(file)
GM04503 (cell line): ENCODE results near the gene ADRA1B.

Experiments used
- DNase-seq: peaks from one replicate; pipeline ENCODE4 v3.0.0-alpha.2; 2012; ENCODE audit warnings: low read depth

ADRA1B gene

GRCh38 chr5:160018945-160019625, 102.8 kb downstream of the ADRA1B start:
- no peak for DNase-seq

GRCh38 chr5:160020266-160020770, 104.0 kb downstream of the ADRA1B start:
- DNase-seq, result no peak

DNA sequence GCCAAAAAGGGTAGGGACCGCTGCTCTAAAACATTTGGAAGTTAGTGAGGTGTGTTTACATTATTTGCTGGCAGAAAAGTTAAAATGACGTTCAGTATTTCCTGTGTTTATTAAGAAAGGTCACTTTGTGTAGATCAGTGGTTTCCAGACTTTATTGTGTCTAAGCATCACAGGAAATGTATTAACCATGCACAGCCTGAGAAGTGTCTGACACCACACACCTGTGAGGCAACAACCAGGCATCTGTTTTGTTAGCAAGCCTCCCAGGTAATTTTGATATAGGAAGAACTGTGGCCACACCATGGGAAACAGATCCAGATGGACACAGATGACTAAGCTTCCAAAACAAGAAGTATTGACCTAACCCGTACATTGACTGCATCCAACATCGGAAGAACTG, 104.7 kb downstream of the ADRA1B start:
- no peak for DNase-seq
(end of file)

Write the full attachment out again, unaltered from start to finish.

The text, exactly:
GM04503 (cell line): ENCODE results near the gene ADRA1B.

Experiments used
- DNase-seq: peaks from one replicate; pipeline ENCODE4 v3.0.0-alpha.2; 2012; ENCODE audit warnings: low read depth

ADRA1B gene

GRCh38 chr5:160018945-160019625, 102.8 kb downstream of the ADRA1B start:
- no peak for DNase-seq

GRCh38 chr5:160020266-160020770, 104.0 kb downstream of the ADRA1B start:
- DNase-seq, result no peak

DNA sequence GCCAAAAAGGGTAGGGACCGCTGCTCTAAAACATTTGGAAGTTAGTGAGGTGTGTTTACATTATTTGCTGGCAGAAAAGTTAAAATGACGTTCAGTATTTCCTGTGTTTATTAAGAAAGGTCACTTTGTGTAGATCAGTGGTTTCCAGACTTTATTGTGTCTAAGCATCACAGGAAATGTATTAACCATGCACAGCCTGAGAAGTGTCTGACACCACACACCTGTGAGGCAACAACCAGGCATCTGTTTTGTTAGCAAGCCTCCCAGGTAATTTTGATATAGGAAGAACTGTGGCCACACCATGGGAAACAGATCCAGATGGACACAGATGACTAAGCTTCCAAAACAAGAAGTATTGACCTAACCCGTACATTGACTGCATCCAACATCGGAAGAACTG, 104.7 kb downstream of the ADRA1B start:
- no peak for DNase-seq